Despite my light being pointed to origin (0, 0, 0), the AABBs seem to be projected in reverse order.

I am not entirely sure how to resolve this issue or even why this is happening…

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For a project I’m trying to texturise the spatial mapping of the hololens 2 with photographes.

I found a pretty good project witch made exactly what I want the problem is that is a Unity 5.6 / Holotoolkit project and I use Unity 2018.4 / MRTK 2.6

So, I’m trying to translate the project.

This is the original work

And what I’v done so far

For now, my problem is the texture that the project seems to merge each time I take a photo. I don’t know if the problem came from the shader, the code witch pass the Texture2DArray to the shader, or the merge when I take the photo.

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I am still relatively new to Mathematica, so please bear with my question. I have the following statement that works perfectly well:

Table[findcvec[phif, phit, v1[[i]], v2[[i]], +1], {i, Length[v1]}] 

Now, I would like to make a Mathematica shorthand version of this statement using #, &, etc. But this attempt fails:

MapThread[findcvec[phif, phit, #1, #2, +1]] & {v1, v2} 

Could someone please tell me the correct way of doing this?

This might be a duplicate, but I couldn’t any previous question that addresses this specifically. Thank you!

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Given a (9,9) matrix representing three countries (for example, the US, China, Russia), each one of which has three sectors (vertices/sectors {1, 2, 3) for the US; {4, 5, 6} for China; and {7,8,9} for Russia), I like to create a map of the directed linkages between all 9 sectors using the actual world map.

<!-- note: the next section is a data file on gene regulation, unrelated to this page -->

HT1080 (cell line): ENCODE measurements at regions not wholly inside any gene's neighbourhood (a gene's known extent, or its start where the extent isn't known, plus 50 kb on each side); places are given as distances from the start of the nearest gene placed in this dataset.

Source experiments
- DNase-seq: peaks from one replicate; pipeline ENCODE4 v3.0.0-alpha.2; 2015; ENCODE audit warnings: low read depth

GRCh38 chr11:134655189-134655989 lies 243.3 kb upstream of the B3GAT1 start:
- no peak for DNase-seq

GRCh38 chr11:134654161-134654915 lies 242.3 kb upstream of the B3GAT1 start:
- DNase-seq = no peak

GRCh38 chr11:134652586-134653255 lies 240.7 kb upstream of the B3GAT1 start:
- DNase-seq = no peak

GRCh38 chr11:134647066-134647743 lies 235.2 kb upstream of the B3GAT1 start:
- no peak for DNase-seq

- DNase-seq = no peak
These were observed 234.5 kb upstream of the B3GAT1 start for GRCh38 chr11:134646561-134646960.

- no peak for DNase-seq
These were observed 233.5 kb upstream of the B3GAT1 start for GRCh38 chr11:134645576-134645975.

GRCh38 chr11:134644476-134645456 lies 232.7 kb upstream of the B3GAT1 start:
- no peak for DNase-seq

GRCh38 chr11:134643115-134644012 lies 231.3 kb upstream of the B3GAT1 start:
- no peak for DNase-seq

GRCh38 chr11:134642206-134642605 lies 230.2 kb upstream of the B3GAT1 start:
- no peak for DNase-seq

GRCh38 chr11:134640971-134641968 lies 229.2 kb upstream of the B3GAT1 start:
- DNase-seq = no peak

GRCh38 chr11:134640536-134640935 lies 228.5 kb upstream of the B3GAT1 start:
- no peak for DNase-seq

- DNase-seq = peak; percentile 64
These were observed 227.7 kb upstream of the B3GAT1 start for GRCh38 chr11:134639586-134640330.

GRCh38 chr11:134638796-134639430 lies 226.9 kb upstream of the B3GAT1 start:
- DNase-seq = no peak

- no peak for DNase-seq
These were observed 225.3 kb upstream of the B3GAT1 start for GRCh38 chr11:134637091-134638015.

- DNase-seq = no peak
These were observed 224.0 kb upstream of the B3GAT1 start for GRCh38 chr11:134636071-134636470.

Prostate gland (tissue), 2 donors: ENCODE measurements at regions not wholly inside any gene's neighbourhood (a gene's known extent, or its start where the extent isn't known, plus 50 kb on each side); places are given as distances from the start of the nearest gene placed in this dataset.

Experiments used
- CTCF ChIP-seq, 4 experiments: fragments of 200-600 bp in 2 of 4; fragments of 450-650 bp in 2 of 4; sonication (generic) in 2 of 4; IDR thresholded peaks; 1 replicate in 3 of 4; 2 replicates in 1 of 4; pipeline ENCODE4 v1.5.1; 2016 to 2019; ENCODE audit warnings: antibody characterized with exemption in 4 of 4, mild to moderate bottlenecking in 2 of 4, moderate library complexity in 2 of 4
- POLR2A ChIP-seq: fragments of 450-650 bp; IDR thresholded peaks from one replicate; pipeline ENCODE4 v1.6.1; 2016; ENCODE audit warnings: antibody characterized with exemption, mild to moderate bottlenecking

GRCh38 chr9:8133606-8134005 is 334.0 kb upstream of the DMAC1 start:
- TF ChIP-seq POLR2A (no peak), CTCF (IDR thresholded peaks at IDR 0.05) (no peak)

SeedRandom[01]; g={{1.09738, 0.0440055, 0.113012, 0.0436654, 0.0550311, 0.0365684,   0.0990232, 0.0550859, 0.0629618}, {0.0850364, 1.05189, 0.0803699,   0.0999457, 0.0846171, 0.115742, 0.078153, 0.111992,   0.0828957}, {0.0982489, 0.0712597, 1.07401, 0.0723417, 0.0431498,   0.0824737, 0.126777, 0.0569532, 0.0808742}, {0.089248, 0.114673,   0.135009, 1.10033, 0.0743107, 0.107282, 0.133689, 0.0850109,   0.0467125}, {0.0921911, 0.0582554, 0.0937256, 0.0535134, 1.10261,   0.0882558, 0.0366383, 0.154662, 0.0893078}, {0.0835567, 0.0541454,   0.0971447, 0.0458107, 0.132431, 1.08961, 0.0726788, 0.108789,   0.118664}, {0.0747554, 0.150188, 0.139565, 0.0936757, 0.132907,   0.140158, 1.05936, 0.0964287, 0.116732}, {0.0667764, 0.0489254,   0.137437, 0.0962666, 0.0882702, 0.0704283, 0.0807027, 1.05768,   0.101375}, {0.0824603, 0.11258, 0.135069, 0.110204, 0.102288,   0.103722, 0.0453945, 0.0473116, 1.10549}}; n = 9; d = 0.12; G = RandomGraph[{Round[n], Round[n*(n - 1)*d]}, DirectedEdges ->True]; Ga = AdjacencyMatrix[G]*g; sa = SparseArray[Ga]; weightedG =    Graph[sa["NonzeroPositions"], EdgeWeight -> sa["NonzeroValues"],    DirectedEdges -> True, VertexCapacity -> {i_ :> i},    VertexSize -> .3]; SetProperty[weightedG,    VertexLabels -> {i_ :>    Placed[PropertyValue[{weightedG, i}, VertexCapacity], Center]}] 

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Gametable was designed as a networked virtual table top for role playing use. It was comparable to tools such as MapTool, Roll20, Battlegrounds, and others. It’s popularity lay in the utter simplicity of use, virtually no learning curve, and decent if simple tool set.

But after the early 2010’s it fell out of popularity and practically disappeared from search results and reviews.


Thus, what is the history of the offline networked mapping tool called Gametable, as described in the Gametable tutorial link below?

https://www.roleplayingtips.com/articles/gametable_mapping_tutorial.html